"The issue is of particular concern to the committee given that when Fusion GPS reportedly was acting as an unregistered agent of Russian interests, it appears to have been simultaneously overseeing the creation of the unsubstantiated dossier of allegations of a conspiracy between the Trump campaign and the Russians," Mr Grassley wrote to the DoJ.

The claims relate to a Russian tycoon, Denis Kaysyv, whose company, Prevezson, was involved in a massive money-laundering case against Mr Browder's company. That case was settled with the US government for $6m earlier this year in a New York court.

Mr Kaysyv's chief lawyer was Ms Veselnitskaya, and she and Prevezson retained a New York law firm, BakerHostetler, to help in defending Prevezson. BakerHostetler then hired investigators from Fusion GPS to help. Fusion GPS said it was retained specifically to work on an asset forfeiture issue in relation to the case. But Mr Browder claims they also helped Ms Veselnitskaya in her attempts to overturn the US Magnitsky Act.

The Magnitsky Act was passed in 2012 to sanction a group of Russians the US held responsible for the mysterious 2009 death in jail of Sergei Magnitsky, Mr Browder's Russian lawyer who exposed money laundering said to total $230m.

The passage of the act is said to have infuriated Vladimir Putin who sought to have it overturned. He responded by making it more difficult for American couples to adopt Russian babies.

Ms Veselnitskaya was central in the lobbying effort to overturn the act. In addition, Mr Katsyv, the owner of Prevezon whom Ms Veselnitskaya represents, registered a nonprofit company in Delaware called the Human Rights Accountability Global Initiative Foundation (HRAGIF) in February 2016, which says its aim is to overturn the adoption ban but which Mr Browder said is simply a front to overturn the Magnitsky Act, which he helped push.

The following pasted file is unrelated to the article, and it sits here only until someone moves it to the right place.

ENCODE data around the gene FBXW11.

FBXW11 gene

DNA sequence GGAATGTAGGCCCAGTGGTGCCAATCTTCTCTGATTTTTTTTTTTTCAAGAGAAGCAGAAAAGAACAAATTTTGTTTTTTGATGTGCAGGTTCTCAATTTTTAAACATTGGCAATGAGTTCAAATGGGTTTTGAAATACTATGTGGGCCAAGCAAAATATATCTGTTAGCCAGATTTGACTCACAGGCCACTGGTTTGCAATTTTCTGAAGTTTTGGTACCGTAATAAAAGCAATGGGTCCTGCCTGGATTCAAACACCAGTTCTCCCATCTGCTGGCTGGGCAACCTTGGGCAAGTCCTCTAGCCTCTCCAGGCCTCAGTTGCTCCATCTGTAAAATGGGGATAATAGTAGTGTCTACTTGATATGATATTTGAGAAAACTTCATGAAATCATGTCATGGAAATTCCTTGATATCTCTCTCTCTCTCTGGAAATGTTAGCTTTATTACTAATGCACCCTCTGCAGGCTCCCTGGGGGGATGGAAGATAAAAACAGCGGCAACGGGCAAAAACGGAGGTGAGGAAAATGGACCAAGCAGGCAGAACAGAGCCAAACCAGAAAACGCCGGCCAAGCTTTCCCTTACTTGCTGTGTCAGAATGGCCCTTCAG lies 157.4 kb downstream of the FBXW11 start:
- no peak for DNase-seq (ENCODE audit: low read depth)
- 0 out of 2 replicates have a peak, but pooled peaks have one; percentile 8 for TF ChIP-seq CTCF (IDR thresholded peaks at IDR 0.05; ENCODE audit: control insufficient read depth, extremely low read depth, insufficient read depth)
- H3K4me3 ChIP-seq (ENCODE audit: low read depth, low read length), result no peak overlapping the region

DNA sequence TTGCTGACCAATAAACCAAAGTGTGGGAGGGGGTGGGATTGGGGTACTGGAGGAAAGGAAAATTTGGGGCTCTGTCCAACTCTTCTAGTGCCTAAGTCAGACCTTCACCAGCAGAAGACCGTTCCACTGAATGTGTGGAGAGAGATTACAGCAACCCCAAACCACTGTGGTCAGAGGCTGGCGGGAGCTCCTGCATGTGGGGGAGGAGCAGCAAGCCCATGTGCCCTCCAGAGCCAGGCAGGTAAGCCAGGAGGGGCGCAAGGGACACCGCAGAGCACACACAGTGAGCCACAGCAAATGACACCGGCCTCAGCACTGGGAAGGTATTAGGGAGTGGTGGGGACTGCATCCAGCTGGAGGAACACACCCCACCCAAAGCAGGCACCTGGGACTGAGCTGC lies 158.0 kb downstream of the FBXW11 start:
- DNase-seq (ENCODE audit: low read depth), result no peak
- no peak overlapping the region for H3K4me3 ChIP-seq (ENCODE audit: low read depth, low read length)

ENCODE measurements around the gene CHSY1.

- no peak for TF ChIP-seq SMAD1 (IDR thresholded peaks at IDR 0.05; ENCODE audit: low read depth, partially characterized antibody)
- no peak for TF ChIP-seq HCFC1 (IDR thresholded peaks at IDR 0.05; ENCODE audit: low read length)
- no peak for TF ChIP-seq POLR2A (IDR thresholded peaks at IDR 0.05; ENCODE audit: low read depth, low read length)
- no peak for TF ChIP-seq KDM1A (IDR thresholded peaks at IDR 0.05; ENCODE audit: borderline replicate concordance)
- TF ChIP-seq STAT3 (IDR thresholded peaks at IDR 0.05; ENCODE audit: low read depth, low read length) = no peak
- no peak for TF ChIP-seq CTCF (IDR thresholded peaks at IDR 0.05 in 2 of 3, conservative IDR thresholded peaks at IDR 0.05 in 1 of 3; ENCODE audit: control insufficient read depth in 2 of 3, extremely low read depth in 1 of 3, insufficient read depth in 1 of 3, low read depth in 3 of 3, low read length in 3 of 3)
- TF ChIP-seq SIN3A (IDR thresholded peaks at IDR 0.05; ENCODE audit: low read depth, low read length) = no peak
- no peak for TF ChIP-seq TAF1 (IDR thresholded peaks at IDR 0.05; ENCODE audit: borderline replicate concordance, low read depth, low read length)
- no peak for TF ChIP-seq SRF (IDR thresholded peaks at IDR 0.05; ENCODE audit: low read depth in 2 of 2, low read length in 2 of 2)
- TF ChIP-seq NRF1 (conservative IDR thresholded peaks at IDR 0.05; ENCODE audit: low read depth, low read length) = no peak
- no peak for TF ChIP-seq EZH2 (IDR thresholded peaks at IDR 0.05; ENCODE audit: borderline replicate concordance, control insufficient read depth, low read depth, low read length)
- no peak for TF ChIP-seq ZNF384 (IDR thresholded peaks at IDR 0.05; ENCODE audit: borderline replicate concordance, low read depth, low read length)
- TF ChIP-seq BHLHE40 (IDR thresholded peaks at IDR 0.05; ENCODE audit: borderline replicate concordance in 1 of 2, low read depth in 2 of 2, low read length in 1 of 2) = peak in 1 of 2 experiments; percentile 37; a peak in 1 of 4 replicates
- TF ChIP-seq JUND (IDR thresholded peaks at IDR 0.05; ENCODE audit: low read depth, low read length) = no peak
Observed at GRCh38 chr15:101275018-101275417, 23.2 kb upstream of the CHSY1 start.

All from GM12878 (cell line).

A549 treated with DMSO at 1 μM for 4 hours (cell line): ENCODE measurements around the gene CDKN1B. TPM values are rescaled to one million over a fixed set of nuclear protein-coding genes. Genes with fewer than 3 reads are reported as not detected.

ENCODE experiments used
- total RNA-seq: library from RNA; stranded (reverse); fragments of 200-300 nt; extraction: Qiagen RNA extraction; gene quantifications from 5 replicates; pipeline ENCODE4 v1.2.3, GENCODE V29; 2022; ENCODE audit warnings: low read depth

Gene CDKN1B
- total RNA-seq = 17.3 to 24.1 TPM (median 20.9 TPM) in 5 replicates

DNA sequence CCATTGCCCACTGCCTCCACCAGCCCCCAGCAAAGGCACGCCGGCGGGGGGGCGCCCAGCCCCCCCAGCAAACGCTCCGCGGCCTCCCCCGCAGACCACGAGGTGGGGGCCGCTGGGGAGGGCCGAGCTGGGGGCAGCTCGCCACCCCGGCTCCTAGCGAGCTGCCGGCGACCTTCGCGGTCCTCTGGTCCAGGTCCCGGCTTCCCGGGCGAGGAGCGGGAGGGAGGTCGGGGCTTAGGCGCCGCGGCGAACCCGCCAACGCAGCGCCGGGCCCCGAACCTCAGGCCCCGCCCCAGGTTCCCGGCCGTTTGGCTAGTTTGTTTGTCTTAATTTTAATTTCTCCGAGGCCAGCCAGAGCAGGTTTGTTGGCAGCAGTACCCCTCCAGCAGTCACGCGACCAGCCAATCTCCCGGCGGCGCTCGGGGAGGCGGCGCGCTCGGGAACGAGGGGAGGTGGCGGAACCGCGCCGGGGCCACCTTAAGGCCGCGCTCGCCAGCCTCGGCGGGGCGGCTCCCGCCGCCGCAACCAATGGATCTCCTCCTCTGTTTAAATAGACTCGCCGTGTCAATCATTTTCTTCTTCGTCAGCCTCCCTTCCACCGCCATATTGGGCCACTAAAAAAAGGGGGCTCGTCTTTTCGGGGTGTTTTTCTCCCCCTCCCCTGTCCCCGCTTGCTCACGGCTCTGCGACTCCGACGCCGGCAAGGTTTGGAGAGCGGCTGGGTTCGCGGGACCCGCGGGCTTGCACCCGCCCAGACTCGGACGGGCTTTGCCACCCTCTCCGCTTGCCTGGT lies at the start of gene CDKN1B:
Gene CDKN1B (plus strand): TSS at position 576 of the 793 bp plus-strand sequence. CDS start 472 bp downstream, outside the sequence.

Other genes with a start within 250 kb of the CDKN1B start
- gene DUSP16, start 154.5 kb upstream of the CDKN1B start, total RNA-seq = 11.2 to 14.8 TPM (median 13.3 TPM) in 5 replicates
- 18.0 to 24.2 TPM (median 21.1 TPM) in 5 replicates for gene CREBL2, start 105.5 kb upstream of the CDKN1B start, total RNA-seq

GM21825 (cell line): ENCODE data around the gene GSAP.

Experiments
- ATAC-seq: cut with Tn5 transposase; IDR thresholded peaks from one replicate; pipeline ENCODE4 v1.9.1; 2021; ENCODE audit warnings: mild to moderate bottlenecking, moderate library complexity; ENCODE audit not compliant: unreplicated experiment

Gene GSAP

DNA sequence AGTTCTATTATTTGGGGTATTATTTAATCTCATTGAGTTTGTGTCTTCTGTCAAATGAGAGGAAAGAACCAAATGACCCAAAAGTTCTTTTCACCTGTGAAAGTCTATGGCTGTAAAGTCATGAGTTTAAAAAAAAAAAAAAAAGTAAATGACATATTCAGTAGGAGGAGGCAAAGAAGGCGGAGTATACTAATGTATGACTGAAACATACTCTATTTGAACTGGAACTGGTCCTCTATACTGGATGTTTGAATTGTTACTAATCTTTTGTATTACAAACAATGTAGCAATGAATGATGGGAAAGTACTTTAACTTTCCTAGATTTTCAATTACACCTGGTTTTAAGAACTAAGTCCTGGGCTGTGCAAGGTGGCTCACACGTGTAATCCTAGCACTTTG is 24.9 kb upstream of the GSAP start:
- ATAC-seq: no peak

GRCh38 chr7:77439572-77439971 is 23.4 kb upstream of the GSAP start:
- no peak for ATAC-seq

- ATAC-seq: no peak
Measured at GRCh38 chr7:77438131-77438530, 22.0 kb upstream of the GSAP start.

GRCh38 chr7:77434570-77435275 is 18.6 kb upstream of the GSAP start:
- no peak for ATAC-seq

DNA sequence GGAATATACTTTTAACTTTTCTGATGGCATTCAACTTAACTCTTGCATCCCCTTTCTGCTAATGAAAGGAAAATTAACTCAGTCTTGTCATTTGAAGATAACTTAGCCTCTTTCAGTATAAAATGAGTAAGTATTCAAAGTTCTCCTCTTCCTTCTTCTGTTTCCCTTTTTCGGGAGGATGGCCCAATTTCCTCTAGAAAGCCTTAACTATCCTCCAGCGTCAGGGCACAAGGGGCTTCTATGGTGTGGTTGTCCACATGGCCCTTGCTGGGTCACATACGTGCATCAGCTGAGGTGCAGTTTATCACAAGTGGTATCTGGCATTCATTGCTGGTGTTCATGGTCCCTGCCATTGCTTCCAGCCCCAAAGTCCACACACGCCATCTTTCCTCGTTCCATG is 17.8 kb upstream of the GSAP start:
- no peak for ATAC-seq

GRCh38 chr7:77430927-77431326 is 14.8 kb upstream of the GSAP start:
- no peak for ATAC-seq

© Press Association
Christopher Steele, the former MI6 agent who set-up Orbis Business Intelligence and compiled a dossier on Donald Trump
"Natalia was the general coordinator for all of Katsyv's legal activities," he said.

In a legal filing to the Department of Justice, Mr Browder said Ms Veselnitskaya has been helping promote the efforts of HRAGIF, while its registered lobbyist was Rinat Akhmetshin. In his letter to the DoJ, Mr Grassley refers to reports that say he is former member of Russia's GRU, the main military intelligence agency.

Mr Akhmetshin did not respond to inquiries. However, he has previously denied working for the Russian government. "Just because I was born in Russia doesn't mean I am an agent of [the] Kremlin," he told Politico earlier this year.

Fusion GPS, which in 2012 did opposition research to dig up information about Republican presidential candidate Mitt Romney, has denied any wrongdoing and said that at no time did it take part in lobbying. As a result, it says it is not in breach of FARA.

On Wednesday, Mr Grassley's committee said that the co-founder of Fusion GPS, Glenn Simpson, a former journalist with the Wall Street Journal, would also be testifying next week.


In a statement, Fusion GPS said: "Fusion GPS was engaged by a US law firm, BakerHostetler, to perform public records litigation support in a US asset seizure case, US v Prevezon. It's work is a matter of public record."

It added: "Fusion GPS is not a lobbying firm and engaged in no lobbying in this case. Any suggestion to the contrary is entirely false."